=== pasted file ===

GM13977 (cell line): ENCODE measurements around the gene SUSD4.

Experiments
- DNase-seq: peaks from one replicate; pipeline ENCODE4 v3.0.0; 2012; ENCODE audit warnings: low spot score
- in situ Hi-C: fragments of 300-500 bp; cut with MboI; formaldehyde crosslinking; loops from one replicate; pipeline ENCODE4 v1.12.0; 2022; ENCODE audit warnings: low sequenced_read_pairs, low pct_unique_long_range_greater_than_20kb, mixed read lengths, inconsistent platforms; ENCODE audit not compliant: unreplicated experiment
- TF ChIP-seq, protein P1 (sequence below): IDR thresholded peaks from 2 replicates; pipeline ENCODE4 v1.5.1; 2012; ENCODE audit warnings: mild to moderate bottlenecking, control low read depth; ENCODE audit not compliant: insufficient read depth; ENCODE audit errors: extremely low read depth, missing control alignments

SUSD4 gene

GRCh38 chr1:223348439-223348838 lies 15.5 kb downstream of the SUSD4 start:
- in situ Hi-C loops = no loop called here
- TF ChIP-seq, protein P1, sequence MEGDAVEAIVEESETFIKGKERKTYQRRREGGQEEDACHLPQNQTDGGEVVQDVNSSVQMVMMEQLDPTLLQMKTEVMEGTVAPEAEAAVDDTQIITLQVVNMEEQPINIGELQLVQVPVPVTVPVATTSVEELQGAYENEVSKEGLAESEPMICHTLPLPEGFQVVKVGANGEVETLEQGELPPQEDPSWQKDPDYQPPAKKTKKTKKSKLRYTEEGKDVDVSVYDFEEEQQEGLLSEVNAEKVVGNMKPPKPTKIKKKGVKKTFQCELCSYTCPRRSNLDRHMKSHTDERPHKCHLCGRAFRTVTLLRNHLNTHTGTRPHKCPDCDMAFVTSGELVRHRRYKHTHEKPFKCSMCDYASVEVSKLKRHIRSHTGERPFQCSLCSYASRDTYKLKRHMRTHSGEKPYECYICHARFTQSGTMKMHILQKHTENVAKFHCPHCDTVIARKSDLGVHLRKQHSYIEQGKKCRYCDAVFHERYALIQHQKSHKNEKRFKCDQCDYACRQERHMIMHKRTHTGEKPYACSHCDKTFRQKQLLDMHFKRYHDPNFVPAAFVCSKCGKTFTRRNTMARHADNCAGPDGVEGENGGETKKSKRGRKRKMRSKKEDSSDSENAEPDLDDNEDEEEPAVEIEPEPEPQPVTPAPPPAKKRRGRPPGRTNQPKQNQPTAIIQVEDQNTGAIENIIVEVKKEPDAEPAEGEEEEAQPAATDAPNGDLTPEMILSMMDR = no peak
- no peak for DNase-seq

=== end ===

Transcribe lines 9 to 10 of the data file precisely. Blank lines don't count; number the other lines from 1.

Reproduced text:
- TF ChIP-seq, protein P1, sequence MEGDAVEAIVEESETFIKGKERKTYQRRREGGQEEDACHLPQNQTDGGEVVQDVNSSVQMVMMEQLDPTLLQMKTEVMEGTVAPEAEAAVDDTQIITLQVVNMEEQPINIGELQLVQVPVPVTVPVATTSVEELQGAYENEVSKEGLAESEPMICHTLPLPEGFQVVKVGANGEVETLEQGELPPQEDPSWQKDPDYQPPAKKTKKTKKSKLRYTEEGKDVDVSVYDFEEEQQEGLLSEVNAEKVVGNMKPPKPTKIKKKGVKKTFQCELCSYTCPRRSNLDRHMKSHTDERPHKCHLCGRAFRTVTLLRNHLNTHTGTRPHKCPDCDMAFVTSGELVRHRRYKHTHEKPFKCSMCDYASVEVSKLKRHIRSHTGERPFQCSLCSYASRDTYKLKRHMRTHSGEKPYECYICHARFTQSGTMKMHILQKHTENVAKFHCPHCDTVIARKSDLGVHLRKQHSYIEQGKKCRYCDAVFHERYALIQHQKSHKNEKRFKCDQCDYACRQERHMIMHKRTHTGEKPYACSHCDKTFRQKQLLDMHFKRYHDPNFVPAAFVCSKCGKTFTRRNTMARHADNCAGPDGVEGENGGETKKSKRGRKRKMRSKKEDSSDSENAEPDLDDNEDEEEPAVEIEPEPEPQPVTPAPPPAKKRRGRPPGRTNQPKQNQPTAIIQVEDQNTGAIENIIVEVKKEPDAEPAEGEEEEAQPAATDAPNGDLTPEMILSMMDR = no peak
- no peak for DNase-seq